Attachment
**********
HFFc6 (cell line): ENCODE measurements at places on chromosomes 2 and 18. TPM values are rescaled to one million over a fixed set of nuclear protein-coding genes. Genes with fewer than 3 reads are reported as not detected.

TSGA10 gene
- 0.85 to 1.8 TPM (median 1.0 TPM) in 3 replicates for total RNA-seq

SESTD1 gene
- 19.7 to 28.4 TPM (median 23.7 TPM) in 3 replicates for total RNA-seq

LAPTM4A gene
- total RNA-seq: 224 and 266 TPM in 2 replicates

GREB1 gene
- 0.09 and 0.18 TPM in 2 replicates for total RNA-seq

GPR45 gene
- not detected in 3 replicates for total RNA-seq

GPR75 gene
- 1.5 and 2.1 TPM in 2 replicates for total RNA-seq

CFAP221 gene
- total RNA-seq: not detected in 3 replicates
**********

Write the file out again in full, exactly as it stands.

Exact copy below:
HFFc6 (cell line): ENCODE measurements at places on chromosomes 2 and 18. TPM values are rescaled to one million over a fixed set of nuclear protein-coding genes. Genes with fewer than 3 reads are reported as not detected.

TSGA10 gene
- 0.85 to 1.8 TPM (median 1.0 TPM) in 3 replicates for total RNA-seq

SESTD1 gene
- 19.7 to 28.4 TPM (median 23.7 TPM) in 3 replicates for total RNA-seq

LAPTM4A gene
- total RNA-seq: 224 and 266 TPM in 2 replicates

GREB1 gene
- 0.09 and 0.18 TPM in 2 replicates for total RNA-seq

GPR45 gene
- not detected in 3 replicates for total RNA-seq

GPR75 gene
- 1.5 and 2.1 TPM in 2 replicates for total RNA-seq

CFAP221 gene
- total RNA-seq: not detected in 3 replicates